It was Coucal, not Goshawk, who killed nestlings of Spotted Dove.

There is a nest on tree visible from our rear balcony(we live on first floor). We (my family) are observing it for over a month now. Around second week of March 2021, spotted dove laid two eggs in this nest and was sitting their through day and night, through hot sunny afternoons and occasional untimely rain that occurred. It would just go away for few minutes couple of times a day. When she laid eggs, some of the leaves of the tree were still intact.

Spotted dove sitting on eggs to them warm

Sometime around end of March, I observed Banded Goshawk(Shikra) with its kill, on adjacent tree. It was mostly a lizard (I am not sure). But I had read about Shikra being a bird of prey and also feeds on cheeks of many birds. This is where I felt a little worry for the little ones of dove who were about to arrive.

Shikra with its kill

And one fine day, the eggs hatched and I could observe two chicks. Mother going away from nest for some time was still happening. Also, I would observe Shikra around. So I started to think a lot. Is there any way to keep these two nestlings safe, at least till they learn to fly?

I even thought who am I to interfere with nature? So, if Shikra attacks the chicks, should I intervene to save them or should I just be observer and let nature be in charge? Hypocritical ethical dilemma. I decided to not think much and follow my instincts whenever situation occurs.

Spotted Dove and its chick

Around 8-9th of April, I observed Greater Coucal on another nearby tree. I have observed Coucal foraging on ground and eating food leftover too. I had skipped many lines while reading about this bird on Wikipedia. So I was under the impression that the only threats to little nestlings are shikra and gravity.

Greater Coucal

Finally, on 16th April, my wife called me to tell that some bird is killing the chicks. I rushed to rear balcony. I could just observe Coucal lifting the nestlings with its beak and flying away. As wifey had observed the event a bit longer, she said, it killed the nestlings in the nest itself by poking with beak again and again. Greater Coucal feeds on nestlings of other birds. I read it from various sources, having already witnessed it.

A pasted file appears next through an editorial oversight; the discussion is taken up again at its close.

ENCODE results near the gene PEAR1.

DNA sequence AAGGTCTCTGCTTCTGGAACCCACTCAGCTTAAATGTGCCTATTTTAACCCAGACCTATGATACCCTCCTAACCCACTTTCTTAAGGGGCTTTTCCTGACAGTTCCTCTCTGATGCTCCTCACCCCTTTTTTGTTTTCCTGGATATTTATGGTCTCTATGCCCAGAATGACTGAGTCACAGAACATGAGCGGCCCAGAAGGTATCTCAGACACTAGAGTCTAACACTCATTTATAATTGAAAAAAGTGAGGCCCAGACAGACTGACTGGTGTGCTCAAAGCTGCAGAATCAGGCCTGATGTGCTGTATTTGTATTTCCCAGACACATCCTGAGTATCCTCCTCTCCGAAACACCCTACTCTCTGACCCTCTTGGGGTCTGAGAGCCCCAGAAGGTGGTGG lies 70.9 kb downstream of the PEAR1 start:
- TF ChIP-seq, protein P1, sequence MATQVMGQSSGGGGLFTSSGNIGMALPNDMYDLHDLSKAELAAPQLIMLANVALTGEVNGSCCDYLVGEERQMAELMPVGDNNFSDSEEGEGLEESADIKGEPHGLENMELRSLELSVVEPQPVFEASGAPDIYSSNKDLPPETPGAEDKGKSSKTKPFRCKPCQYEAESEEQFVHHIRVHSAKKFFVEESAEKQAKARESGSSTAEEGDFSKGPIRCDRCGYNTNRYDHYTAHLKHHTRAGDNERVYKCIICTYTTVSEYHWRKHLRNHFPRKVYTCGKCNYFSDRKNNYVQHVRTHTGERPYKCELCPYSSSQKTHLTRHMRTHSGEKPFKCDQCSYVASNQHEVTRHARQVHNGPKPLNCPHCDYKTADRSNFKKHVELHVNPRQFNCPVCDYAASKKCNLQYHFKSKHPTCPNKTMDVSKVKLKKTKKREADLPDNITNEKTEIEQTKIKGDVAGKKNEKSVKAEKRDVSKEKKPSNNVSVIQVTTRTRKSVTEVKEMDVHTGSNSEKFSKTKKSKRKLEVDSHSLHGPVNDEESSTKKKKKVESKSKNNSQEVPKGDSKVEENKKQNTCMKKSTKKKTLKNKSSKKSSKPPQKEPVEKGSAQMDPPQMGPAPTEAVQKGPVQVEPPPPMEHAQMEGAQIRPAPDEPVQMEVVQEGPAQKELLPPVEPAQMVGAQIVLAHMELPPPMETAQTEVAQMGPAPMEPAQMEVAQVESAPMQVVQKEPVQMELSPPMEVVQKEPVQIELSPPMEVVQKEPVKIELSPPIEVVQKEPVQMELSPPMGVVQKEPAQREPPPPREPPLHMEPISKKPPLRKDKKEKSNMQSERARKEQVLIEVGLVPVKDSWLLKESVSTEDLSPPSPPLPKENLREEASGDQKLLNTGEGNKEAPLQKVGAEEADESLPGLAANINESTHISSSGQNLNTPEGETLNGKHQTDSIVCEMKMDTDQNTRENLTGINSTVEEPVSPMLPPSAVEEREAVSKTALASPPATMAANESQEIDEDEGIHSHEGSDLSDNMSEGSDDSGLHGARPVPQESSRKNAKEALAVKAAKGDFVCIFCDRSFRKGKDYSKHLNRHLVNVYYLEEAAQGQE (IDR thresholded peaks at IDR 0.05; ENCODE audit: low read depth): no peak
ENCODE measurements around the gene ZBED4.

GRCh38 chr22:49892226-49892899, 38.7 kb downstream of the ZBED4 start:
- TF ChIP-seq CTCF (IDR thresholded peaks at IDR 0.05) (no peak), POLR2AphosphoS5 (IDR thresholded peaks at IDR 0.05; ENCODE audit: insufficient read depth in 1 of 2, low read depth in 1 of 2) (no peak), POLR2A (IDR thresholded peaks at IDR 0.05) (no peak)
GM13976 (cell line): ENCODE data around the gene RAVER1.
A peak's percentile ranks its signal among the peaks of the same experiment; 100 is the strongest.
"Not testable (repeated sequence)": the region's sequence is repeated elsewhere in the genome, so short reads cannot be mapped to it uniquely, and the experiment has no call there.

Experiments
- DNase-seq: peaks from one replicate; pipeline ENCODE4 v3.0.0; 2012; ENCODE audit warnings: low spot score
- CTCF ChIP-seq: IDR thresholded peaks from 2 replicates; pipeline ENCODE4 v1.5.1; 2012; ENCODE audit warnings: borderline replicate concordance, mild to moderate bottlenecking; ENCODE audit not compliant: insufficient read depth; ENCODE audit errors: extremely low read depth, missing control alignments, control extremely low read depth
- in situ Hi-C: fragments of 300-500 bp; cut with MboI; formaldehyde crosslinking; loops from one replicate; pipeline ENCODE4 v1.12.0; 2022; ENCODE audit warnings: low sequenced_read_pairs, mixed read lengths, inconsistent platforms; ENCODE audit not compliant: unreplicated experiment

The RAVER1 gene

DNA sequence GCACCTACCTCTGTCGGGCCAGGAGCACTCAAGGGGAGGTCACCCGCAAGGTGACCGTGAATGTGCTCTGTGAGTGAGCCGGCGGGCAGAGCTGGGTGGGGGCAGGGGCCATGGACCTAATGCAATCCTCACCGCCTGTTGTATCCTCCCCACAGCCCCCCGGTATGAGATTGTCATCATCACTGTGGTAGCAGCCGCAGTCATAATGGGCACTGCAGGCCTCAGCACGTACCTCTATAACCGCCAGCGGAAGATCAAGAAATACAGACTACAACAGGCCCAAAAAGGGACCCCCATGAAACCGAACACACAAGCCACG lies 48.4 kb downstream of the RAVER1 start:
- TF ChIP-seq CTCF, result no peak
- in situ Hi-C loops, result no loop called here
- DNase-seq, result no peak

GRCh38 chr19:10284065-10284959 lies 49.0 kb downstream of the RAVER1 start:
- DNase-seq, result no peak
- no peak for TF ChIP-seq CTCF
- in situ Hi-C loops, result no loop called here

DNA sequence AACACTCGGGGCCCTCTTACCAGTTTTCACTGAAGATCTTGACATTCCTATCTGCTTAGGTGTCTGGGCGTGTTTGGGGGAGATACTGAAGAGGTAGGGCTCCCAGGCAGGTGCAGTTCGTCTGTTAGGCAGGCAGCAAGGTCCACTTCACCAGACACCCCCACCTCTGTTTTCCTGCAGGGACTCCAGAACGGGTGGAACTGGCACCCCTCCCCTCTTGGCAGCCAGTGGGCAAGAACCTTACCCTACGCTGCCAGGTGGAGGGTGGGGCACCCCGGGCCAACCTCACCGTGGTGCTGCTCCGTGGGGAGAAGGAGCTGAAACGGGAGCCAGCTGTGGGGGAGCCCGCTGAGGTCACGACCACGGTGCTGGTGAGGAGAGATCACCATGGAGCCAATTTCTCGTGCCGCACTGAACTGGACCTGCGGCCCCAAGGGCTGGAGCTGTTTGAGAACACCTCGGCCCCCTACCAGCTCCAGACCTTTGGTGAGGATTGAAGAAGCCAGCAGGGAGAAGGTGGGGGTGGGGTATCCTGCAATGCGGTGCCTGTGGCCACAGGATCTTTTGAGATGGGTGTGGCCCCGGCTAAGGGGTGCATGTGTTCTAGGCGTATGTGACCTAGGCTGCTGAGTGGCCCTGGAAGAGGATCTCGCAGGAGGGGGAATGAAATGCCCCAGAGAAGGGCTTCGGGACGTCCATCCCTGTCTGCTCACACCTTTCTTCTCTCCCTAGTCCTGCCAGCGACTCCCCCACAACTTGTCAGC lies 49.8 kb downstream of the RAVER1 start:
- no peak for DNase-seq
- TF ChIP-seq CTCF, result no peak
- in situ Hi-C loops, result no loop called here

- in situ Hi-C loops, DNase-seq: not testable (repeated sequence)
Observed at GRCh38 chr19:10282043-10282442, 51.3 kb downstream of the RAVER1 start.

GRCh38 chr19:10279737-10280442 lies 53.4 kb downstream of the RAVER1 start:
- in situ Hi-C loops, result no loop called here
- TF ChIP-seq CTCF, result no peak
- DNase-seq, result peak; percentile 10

Empty nest after nestlings were killed and taken away

Not being the expert of bird behavior or emotions if any, I am not sure how exactly it impacts. But I have observed the spotted dove visiting the nest multiple times and flying away, as if she is visiting to check.

Red Wattled Lapwing

Post is part of the project- Birds in the neighborhood. | Bird 45

These clicks are taken from various locations from 10 feet to 100 feet from my home in Warora (Dist: Chandrapur).

The first photo is taken from rear gallery of my house when this bird was feeding on ground (Saint Anne’s Public School Playground). This is one rare occasion I think. I mostly observed this bird in pond. The second photo is from a pond near Anandwan, some 3-4 km from house.

Red Wattled Lapwing

More birds to follow.

(Update: Observed these birds again at Mama Talav (Pond) near Bhatala. Some 20 km drive from my home. Find couple of clicks below)

Eurasian Hoopoe

Post is part of the project- Birds in the neighborhood. | Bird 43

These clicks are taken from various locations from 10 feet to 100 feet from my home in Warora (Dist: Chandrapur).

Observed this particular bird only once on 6th April 2021. It was foraging on ground. Thanks to Ruhaan (my 2 year old) for bringing my attention to the bird by saying ‘baba, chiu’ repeatedly :-).

Male and Female of these species look similar.

Eurasian Hoopoe

Follow for more birds.


Post is part of the project- Birds in the neighborhood. | Bird 40

These clicks are taken from various locations from 10 feet to 100 feet from my home in Warora (Dist: Chandrapur).

Shikra is also called as little banded goshawk.

Observed a juvenile for the first time on 12th March 2021 from terrace. Same evening observed an adult but couldn’t click a clear picture. Shikra is bird of prey. Had heard of Shikra as one who takes away young chicks of hen. Hopeful of clicking good pictures of adult soon. (Updating: Just a day later, spotted Adult male. Uploading pictures now.)

Shikra (Juvenile-Female)